Snapshot of the timesFamed director the late Pratap Subba’s iconic 1978 film ‘Paral ko Aago’ is brilliantly made but has a regressive plotline.
Yes, yes. Before anyone starts spewing the same old defense against critiquing films or literature from the past, I want to say—I know. Things were different back then. You can’t see the past with today’s moral standards. But should that always be the case?
This is what I had to keep on telling myself as I watched Pratap Subba’s 1978 film ‘Paral ko Aago’. Subba, a veteran filmmaker from Darjeeling, made several other films like ‘Bachna Chahane Haru’, ‘Masaal’, and ‘Kahi Adhyaro Kahi Ujjyalo’. He passed away on March 16.
Based on a short story by writer Guru Prasad Mainali of the same name (known as ‘A Blaze in the Straw’ in English), the story follows the lives of husband and wife, Chame and Gauthali. Mainali is a writer from the realism school of thought, or ‘yatharthabadh’ in Nepali. His other popular stories include Naso (The Ward) and Sahid (The Martyr). His stories are incredibly didactic—a little too much for my taste, but I understand where he’s coming from. During the early 1900s, perhaps writers felt like it was necessary for stories to have a moral message—don’t discriminate, send your kids to school, and whatnot . And ‘Paral ko Aago’ has a similar social message: Don’t hit your wife. Well…you can hit her a little. But not so much that she leaves home.
Pratap Subba first read the story while studying in Darjeeling. In an interview, he claimed, “The story had driven me mad. The plot of the film circled my mind day and night. I had to make it. So I did.” Starring Tanka Sharma (an actor from Darjeeling) as Chame, and veteran actress Basundhara Bhusal as Gauthali, ‘Paral ko Aago’ is considered an archetype of Nepal’s early cinema. And it’s not difficult to see why.
As a film, ‘Paral ko Aago’ is brilliant. The adaptation of story to script is almost religious—even the dialogues are the same. For a black and white film made in the 1970s, the structure and editing of the film are seamless and much more sophisticated than that of contemporary Nepali films. The length is around one and a half hours and rarely does anything feel out of place. Except for a short montage of a jhakri (shaman) curing an ill person. That comes out of nowhere and I still can’t figure out why it was put in the film.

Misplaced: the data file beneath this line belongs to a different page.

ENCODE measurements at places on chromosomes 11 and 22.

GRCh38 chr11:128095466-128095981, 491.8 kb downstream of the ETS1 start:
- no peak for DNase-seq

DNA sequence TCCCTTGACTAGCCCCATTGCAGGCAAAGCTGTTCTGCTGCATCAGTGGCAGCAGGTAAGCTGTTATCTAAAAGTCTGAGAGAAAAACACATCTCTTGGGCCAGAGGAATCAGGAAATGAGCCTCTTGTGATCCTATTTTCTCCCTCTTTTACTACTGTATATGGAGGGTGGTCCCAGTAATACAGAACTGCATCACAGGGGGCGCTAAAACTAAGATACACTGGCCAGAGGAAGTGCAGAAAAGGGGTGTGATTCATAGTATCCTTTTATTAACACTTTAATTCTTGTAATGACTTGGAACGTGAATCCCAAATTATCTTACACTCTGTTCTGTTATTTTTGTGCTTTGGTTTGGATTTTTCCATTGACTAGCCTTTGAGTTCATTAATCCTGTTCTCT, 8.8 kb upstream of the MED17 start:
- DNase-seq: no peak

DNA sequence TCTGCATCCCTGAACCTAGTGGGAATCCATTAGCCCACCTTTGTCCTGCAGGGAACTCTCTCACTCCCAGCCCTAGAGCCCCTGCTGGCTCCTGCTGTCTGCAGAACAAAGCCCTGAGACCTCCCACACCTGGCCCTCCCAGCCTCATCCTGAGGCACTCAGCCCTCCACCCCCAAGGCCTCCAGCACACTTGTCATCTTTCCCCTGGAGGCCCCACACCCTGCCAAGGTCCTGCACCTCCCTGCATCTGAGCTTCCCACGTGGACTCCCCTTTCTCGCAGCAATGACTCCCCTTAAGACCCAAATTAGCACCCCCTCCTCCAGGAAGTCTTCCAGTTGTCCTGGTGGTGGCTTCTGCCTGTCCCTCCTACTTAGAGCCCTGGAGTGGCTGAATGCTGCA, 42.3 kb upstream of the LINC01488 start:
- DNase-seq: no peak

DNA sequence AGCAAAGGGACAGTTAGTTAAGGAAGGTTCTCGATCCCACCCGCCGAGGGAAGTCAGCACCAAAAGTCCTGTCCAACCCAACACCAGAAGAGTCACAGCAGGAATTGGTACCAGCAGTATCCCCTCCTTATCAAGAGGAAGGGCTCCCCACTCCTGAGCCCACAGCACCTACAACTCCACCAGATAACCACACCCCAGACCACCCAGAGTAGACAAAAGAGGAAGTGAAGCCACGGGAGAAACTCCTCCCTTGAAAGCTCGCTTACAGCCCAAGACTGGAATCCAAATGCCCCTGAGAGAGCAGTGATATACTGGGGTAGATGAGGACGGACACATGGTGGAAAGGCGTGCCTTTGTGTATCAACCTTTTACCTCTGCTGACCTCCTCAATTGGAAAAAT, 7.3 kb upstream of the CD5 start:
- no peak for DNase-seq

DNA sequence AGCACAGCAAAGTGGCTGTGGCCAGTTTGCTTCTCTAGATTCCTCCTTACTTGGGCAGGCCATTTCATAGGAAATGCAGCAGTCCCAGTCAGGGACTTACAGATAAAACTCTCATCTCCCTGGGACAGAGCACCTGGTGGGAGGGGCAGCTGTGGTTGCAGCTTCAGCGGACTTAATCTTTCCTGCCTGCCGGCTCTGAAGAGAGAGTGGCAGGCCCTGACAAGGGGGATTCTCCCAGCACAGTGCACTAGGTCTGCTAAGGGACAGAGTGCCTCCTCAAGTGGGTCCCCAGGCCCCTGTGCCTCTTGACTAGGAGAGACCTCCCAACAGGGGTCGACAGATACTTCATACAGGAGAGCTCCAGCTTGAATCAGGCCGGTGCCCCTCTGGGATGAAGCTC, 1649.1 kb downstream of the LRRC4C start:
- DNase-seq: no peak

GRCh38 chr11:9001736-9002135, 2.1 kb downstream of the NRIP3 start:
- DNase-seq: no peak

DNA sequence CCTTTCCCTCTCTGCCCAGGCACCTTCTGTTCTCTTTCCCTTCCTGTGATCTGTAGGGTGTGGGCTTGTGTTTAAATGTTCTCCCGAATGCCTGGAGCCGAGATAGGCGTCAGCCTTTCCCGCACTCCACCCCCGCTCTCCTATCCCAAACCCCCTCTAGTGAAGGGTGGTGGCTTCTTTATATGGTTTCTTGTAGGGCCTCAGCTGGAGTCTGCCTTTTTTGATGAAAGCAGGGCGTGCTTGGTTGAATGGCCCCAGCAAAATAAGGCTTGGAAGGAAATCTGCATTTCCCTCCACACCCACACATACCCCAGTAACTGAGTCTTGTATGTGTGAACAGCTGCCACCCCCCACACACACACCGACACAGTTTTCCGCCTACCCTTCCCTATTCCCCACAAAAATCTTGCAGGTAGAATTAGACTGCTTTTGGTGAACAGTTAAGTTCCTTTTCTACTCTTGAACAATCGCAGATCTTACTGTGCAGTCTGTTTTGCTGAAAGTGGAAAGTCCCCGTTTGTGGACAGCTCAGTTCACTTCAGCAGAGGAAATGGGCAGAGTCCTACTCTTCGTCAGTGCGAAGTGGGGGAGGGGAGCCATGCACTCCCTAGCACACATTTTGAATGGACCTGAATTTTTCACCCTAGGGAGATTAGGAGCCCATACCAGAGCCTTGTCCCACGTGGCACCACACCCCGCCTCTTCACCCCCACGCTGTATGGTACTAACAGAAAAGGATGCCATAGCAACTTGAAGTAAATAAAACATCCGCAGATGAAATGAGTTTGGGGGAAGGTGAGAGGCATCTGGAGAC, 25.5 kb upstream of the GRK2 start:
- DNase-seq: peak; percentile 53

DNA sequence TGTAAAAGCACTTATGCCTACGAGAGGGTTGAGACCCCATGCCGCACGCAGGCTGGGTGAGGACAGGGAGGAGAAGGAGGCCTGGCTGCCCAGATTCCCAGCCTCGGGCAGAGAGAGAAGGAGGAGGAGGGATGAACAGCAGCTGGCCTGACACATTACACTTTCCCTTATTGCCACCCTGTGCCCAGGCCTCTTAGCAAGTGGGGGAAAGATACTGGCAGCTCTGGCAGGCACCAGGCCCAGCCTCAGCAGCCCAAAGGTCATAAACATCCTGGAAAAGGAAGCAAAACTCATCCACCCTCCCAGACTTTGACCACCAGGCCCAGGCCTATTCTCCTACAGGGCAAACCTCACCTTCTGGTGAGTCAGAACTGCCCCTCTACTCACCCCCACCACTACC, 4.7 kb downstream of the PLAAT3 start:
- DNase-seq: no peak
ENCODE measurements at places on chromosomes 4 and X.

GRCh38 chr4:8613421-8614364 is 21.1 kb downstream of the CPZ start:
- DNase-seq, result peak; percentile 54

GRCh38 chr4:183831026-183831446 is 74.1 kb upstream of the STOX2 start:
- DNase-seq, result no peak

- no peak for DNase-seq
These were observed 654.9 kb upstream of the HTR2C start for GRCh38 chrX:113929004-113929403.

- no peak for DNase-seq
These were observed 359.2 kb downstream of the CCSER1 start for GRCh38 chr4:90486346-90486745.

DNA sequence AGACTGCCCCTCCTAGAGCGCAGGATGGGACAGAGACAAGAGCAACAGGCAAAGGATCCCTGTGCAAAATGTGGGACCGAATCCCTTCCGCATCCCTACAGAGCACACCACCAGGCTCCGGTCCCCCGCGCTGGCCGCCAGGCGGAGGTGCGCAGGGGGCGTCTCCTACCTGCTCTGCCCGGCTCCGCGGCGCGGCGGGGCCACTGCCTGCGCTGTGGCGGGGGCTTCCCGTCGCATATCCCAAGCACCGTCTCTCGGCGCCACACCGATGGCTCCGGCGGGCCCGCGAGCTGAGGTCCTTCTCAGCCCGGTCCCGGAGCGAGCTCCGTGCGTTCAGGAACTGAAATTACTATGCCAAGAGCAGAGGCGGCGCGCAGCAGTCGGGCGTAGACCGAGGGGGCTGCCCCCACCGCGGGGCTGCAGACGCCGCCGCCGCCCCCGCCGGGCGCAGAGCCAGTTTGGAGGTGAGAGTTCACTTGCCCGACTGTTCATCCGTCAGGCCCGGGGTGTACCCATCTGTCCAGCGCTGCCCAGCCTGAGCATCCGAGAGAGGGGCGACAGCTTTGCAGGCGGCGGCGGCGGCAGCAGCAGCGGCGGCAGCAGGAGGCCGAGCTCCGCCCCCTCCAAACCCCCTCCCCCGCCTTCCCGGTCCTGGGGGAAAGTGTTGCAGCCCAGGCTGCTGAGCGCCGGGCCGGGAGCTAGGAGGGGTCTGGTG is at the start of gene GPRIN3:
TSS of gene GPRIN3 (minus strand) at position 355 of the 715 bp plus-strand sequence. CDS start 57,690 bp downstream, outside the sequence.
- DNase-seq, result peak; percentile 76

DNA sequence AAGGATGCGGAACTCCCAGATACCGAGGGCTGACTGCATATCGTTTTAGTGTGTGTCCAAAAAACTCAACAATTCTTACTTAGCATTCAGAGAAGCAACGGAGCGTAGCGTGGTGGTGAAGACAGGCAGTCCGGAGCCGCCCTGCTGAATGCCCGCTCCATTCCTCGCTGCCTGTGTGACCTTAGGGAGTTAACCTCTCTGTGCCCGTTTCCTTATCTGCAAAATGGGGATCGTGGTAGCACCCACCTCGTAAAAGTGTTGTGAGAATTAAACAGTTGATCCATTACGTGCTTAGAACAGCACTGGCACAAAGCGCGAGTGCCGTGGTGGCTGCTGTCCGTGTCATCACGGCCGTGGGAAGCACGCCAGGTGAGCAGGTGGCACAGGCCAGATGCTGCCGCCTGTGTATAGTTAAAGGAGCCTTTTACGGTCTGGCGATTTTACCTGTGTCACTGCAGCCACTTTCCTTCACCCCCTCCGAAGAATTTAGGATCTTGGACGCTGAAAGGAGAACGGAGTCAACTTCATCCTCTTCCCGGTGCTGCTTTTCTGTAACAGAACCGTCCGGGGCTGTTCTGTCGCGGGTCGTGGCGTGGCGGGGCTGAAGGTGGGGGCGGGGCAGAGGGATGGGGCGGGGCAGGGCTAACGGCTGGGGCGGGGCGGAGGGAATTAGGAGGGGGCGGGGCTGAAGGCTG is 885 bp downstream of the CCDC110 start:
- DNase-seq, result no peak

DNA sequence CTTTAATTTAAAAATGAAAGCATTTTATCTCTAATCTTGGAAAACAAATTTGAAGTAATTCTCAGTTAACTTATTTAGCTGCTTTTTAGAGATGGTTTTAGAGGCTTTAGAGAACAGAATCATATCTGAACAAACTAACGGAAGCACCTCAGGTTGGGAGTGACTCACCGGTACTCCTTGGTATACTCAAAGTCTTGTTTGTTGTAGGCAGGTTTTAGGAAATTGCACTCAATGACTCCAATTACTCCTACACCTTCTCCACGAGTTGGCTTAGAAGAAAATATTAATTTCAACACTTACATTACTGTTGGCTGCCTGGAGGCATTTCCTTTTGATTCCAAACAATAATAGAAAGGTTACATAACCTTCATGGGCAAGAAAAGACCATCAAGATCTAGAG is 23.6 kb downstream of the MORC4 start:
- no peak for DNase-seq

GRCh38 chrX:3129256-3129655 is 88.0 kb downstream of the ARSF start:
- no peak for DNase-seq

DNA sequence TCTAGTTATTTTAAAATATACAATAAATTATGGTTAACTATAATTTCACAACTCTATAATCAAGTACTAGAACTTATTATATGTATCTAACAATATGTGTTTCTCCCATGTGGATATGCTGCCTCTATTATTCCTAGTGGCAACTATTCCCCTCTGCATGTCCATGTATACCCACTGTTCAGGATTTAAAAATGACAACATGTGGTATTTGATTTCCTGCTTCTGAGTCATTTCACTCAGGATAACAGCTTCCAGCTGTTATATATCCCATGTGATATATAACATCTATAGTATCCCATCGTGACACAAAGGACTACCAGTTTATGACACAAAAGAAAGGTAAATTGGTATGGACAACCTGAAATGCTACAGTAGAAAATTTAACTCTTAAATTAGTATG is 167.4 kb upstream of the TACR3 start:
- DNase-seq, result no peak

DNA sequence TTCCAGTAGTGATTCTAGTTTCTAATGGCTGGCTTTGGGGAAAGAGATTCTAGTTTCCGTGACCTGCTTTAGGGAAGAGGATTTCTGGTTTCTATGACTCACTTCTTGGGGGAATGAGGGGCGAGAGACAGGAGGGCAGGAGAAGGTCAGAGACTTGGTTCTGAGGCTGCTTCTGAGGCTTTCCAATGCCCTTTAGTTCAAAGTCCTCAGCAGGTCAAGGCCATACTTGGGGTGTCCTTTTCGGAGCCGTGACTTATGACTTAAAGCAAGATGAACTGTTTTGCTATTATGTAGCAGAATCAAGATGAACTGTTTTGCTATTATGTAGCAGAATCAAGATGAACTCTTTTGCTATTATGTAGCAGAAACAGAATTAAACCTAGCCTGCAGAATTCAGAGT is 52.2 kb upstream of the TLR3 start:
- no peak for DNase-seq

Despite being shot on film, the cinematography oozes through the screen. At the beginning of the film, we see Gauthali attending a wedding, with roaring panche bajas and dancing people. There’s also a very fun little dohori montage between the groom and the bride’s sides. The clear skies, small mud houses, cows grazing, and people in the village going about their day is an honest portrayal of the time (and perhaps relevant even today).
A secondary storyline also follows in the film, one of Juthe Damai (I don’t even want to begin dismantling how casteist that name is) and his wife. In contrast to the always bickering Chame and Gauthali, Juthe Damai and his wife are shown to be very understanding and loving. They act as mouthpieces for both Mainali and Subba to transfer moral messages to the audience. In one scene, (which is not present in the story) Juthe Damai, while sewing clothes for an ‘upper-caste’ villager, politely points out the irony of how people wear the clothes he makes but don’t drink the water he touches. Gauthali’s mother—who is non-existent in the original story—acts as a mouthpiece that defends Gauthali’s decision to go back to her maita (maternal home). She comforts a crying Gauthali saying, “It’s okay. We’ll plough our fields and work harder to keep you here. No need to go back to him only to be a slave.”
Subba gives Mainali’s story more nuance—giving the Dalit characters as well as the women in the film, a voice and in turn, more autonomy. Subba clearly had a vision for the film, and that’s why at least technically, it’s so sharply made.
The best part of the film, without a doubt, is the music. As she comes back with fodder for the cows, we hear Gauthali sing (her beautiful voice lent by Aruna Lama), “I would fly away, but I am no bird, I cannot bear to stay.” All the songs are so masterfully composed and sung, it’s impossible not to feel nostalgic for the musical brilliance of the aadhunik songs of the 1970s.
Yes, the plot of ‘Paral Ko Aago’ is casteist, misogynistic, and even normalises domestic violence. But you should watch it nonetheless. Because Mainali’s story and, in turn, Subba’s film are a reflection of the past—they speak from an era where issues of equality didn’t even exist. Still, Mainali, though in a flawed way, urges husbands to be kind to their wives (which should be a given). Similarly, in the film, Subba subtly points out the absurd and distorted narrative of untouchability.
I’m not a believer of revising history. Because no matter how cruel it was, there is always something to learn from and see how far we’ve come. So, as viewers of today, we have to watch ‘Paral ko Aago’ with a grain of salt. One thing we have to acknowledge and appreciate is Subba’s vision, the film’s historical significance as well as its technical mastery (given the resources). But for the story…it’s a sign of the times.
Paral ko Aago
Subtitle: Not available
Duration: 1 hour, 31 minutes
Director: Pratap Subba
Cast: Basundhara Bhushal, Tanka Sharma and Menuka Pradhan